On March 22, 2021, Chinese authorities announced sanctions targeting two scholars — both citizens of the European Union (EU) — and a Germany-based academic think tank, in apparent retaliation for their research regarding China and their work with their counterparts in the same country.
The scholars are Bjorn Jerdén, Director of the Swedish National China Centre at the Swedish Institute of International Affairs, and Adrian Zenz, Senior Fellow in China Studies at the Victims of Communism Memorial Foundation, located in the United States. Zenz is known for having conducted extensive research into China’s Xinjiang Uyghur Autonomous Region (XUAR), where authorities have detained large numbers of Uyghurs and other ethnic minorities at so-called re-education camps and other detention facilities. Jerdén is a specialist in Chinese foreign affairs. Other individuals targeted include five members of European Parliament, a Dutch politician, and two parliamentarians from Belgium and Lithuania.
The Mercator Institute for China Studies (MERICS), which describes itself as the “the largest European research institute focusing solely on contemporary China studies,” was among four European institutions and groups targeted with sanctions.
According to a statement issued by the Ministry of Foreign Affairs, those targeted by the sanctions “severely harm China’s sovereignty and interests and maliciously spread lies and disinformation.” Chinese authorities have not provided an evidentiary basis for the allegations. The announcement followed recent sanctions by the EU on Chinese officials in response to human rights violations in the XUAR that Zenz and others have studied.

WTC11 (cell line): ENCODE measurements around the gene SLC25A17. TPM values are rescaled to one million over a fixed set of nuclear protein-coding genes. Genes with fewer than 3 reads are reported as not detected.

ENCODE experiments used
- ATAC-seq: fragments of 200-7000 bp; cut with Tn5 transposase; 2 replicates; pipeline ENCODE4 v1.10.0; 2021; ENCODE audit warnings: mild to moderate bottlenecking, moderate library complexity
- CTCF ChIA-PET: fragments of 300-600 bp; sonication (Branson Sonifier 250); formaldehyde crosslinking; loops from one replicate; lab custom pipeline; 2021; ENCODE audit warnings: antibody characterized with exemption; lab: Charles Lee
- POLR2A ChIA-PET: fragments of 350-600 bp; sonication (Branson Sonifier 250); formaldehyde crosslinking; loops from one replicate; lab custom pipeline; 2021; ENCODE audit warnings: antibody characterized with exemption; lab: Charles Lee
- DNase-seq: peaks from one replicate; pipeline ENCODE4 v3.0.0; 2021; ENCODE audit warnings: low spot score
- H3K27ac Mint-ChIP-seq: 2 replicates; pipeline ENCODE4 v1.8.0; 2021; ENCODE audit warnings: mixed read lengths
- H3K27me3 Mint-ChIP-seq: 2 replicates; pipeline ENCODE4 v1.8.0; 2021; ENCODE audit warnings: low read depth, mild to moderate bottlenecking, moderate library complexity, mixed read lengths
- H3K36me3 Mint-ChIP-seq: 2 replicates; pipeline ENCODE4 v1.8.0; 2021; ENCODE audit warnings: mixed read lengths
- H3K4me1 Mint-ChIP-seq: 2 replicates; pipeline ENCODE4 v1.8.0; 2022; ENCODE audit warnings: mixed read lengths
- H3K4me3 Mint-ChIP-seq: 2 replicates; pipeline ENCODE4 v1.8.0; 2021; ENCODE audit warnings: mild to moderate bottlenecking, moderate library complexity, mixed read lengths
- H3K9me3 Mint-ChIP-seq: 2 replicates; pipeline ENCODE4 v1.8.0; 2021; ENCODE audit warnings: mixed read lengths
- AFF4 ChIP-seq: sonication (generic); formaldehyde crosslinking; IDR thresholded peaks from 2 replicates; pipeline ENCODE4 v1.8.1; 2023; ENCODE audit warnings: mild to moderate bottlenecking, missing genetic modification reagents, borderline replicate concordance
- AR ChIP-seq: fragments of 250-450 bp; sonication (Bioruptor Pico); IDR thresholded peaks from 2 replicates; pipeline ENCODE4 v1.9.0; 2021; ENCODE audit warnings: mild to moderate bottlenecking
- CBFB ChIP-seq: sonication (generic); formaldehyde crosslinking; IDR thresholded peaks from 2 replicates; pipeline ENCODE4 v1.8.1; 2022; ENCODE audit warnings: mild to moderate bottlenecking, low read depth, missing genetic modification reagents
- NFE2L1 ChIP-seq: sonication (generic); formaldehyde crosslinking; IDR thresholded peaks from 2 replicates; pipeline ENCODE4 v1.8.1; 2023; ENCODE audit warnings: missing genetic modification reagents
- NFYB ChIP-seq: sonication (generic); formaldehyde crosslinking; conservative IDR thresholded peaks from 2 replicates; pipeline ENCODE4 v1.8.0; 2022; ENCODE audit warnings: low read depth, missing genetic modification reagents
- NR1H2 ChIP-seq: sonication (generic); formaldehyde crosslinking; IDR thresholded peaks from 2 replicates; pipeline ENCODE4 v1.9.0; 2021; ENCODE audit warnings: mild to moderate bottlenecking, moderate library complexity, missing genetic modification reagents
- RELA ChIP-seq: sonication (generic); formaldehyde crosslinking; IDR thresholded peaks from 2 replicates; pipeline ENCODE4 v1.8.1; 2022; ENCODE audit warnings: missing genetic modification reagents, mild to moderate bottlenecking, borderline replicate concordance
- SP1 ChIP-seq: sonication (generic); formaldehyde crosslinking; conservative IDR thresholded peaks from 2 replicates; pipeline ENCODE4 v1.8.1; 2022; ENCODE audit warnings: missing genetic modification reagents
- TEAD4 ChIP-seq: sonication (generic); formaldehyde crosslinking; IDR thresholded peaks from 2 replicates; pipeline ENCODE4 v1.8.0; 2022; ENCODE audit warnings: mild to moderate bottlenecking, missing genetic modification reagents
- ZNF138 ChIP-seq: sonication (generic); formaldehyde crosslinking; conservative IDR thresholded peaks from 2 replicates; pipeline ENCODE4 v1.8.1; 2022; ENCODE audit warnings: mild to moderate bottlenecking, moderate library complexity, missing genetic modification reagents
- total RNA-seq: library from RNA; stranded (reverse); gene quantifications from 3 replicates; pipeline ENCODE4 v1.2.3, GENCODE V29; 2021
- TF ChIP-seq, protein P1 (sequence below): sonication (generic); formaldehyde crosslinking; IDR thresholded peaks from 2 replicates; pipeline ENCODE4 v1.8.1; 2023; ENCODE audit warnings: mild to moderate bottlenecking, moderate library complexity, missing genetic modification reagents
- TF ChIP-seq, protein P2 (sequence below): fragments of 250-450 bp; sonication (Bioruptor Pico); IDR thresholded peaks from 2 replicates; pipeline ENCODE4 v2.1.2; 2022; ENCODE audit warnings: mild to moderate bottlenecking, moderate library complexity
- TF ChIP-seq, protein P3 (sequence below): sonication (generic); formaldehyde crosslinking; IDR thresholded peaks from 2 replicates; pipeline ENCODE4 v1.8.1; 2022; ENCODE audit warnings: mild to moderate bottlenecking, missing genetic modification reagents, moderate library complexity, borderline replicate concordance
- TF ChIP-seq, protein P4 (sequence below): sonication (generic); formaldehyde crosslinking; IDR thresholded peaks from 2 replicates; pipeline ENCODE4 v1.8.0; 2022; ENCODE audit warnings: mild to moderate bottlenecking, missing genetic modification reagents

The sanctions stipulate that the aforementioned individuals and their families are barred entry to China and that any assets they hold in China will be frozen. Further, Chinese citizens and entities are prohibited from “having dealings” with those individuals and institutions named in the sanctions order, and any companies and institutions associated with them.
Within days of the EU sanctions being announced, a UK-based scholar, Jo Smith Finley, was also subjected to the same sanctions (see report).
Scholars at Risk is concerned about the use of politically-motivated sanctions against scholars, a research institute, and others, in order to, in part, restrict academic activity and the peaceful exchange of ideas — conduct that is expressly protected by international human rights instruments including the Universal Declaration of Human Rights and the International Covenant on Civil and Political Rights, to which China is a signatory. State authorities have an obligation to restrict academic travel based on political considerations and should refrain from other actions intended to retaliate against scholars, their families, and academic institutions. In addition to the harm to the immediate victims, such efforts undermine academic freedom and the international exchange of ideas.